... The study results show a direct relationship between both SJ and CMJ height with a player's ability to successfully head the ball. This is a finding that had been previously supported within the literature that states that vertical jump height, generated through explosive strength, is a key factor in successfully heading the ball (15,20,24). This is of little surprise as the literature further explains that player take-off when attempting to jump for the ball closely matches with that of the CMJ (24). ...
... This is a finding that had been previously supported within the literature that states that vertical jump height, generated through explosive strength, is a key factor in successfully heading the ball (15,20,24). This is of little surprise as the literature further explains that player take-off when attempting to jump for the ball closely matches with that of the CMJ (24). It should be reinforced that during this study only headers where 2 opposing player AU11 s left the ground, and were in direct physical competition with each other, were included for the analysis. ...
The purpose of this investigation was to examine the importance of strength and power in relation to key performance indicators (KPI's) within competitive soccer match play. This was achieved through using an experimental approach where fifteen subjects were recruited from a professional soccer club's scholarship squad during the 2013/14 season. Following anthropometric measures, power and strength were assessed across a range of tests which included the squat jump (SJ), countermovement jump (CMJ), 20 metre (m) sprint and arrowhead change of direction test. A predicted 1-repetition maximum (RM) was also obtained for strength by performing a 3RM test for both the back squat and bench press and a total score of athleticism (TSA) was provided by summing z-scores for all fitness tests together, providing one complete score for athleticism. Performance analysis data was collected during 16 matches for the following KPIs: passing, shooting, dribbling, tackling and heading. Alongside this, data concerning player ball involvements (touches) was recorded. Results showed that there was a significant correlation (p < 0.05) between CMJ (r = 0.80), SJ (r = 0.79) and TSA (r = 0.64) in relation to heading success. Similarly, a significant correlation (p < 0.05) between predicted 1RM squat strength and tackle success (r = 0.61). These data supports the notion that strength and power training are important to soccer performance, particularly when players are required to win duels of a physical nature. There were no other relationships found between the fitness data and the KPI's recorded during match play which may indicate that other aspects of player's development such as technical skill, cognitive function and sensory awareness are more important for soccer-specific performance.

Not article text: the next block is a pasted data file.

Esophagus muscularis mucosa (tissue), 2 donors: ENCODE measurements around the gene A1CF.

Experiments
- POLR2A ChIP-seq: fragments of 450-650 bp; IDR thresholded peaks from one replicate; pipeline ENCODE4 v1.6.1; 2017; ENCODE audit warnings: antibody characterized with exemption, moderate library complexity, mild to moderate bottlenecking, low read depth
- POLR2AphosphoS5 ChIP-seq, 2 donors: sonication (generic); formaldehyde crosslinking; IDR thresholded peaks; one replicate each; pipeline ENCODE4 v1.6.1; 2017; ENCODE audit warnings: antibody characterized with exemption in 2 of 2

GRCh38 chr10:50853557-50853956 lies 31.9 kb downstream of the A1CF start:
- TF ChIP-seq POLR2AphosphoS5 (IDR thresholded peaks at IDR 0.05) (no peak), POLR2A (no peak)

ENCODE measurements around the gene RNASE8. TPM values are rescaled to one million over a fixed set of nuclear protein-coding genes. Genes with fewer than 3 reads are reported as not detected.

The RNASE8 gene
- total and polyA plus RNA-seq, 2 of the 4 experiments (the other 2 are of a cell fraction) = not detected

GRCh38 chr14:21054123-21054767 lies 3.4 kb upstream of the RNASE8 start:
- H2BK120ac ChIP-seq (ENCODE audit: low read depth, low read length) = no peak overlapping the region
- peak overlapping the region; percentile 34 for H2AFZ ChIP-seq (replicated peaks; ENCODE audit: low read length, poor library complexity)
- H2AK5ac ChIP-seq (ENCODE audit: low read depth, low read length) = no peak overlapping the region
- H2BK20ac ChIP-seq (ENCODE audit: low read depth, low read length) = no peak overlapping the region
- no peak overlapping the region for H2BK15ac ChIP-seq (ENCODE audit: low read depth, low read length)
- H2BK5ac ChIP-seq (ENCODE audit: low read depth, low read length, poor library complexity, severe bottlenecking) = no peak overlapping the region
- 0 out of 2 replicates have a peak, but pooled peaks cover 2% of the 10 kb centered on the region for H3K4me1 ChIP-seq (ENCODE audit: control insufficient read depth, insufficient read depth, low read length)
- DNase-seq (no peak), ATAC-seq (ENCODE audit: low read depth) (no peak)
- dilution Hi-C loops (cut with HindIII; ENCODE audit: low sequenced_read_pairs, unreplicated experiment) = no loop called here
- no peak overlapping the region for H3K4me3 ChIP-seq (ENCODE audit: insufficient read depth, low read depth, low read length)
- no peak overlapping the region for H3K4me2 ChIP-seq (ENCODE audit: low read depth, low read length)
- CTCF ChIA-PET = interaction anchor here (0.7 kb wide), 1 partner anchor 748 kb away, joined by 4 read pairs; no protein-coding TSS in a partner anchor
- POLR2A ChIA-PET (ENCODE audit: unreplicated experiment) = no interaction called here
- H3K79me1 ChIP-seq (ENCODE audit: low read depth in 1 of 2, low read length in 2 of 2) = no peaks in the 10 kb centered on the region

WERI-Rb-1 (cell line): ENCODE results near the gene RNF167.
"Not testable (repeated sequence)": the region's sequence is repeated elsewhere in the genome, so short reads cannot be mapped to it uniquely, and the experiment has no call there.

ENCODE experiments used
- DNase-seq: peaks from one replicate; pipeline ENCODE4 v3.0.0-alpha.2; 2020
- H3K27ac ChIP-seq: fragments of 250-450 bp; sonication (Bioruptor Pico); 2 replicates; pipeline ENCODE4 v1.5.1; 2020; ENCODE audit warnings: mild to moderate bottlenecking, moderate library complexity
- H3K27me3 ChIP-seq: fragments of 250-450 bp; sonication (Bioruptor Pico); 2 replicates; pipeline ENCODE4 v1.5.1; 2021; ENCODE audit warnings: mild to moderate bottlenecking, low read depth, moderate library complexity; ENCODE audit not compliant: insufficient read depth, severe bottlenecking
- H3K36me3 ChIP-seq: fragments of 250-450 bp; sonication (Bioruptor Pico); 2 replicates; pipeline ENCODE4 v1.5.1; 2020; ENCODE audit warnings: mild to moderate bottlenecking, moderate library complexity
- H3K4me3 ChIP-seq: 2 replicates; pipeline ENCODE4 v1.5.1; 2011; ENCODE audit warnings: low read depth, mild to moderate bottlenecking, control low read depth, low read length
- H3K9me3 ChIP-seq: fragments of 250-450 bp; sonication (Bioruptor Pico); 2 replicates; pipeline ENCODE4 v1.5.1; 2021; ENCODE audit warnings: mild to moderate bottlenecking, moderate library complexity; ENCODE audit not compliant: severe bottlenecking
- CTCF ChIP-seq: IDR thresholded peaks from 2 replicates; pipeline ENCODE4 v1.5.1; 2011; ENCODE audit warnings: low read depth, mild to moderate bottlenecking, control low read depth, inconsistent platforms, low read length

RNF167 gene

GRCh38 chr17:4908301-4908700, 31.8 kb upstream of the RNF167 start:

... To the best of our knowledge, very few studies analysed headers and, even so, in a very reductive way (Dellal et al., 2011;Kristensen et al., 2004;Liu et al., 2016;Paoli et al., 2012;Rampinini et al., 2009;Vint & Hinrichs, 1996). However, a header is an integral and important action in high-performance football. ...
... Within two-feet jumping technique, the feet positioning varies. Considering the varied essence of the vertical jump, a variety of training techniques might be more effective compared to a narrow approach (Paoli et al., 2012). ...
This study aimed to gather information about game situations where headers in high-performance football were performed and to characterise how headers were executed in different game situations. A multidimensional observational system was designed to characterise the header situation and technical execution. A sample of 920 headers were randomly collected from the English Premier League 2017–2018 season, using InStat Scout® website platform. Frequency analysis of headers showed that (1) most led to ball losses; (2) almost half was performed during set plays, especially in goal kicks and throw-ins; (3) a substantial amount was executed to prevent spatial progress of opponents when employing direct attacks with long passes. Chi-square analyses revealed significant associations (p < 0.05) between the following variables: header purpose and player position (large effect size – ES), movement and jump type (medium ES), game state and player movement, game state and jump type, space of occupation and opponent players as well as header type, header purpose and jump type, header purpose and opponent players, pass and jump type, pass and opponent players, and pass and player position (small ES). Based on the current findings, coaches are strongly encouraged to design representative training environments for headers considering position-specific needs, and to promote practice tasks and game strategies for maintaining/regaining ball possession after a player’s intentional header.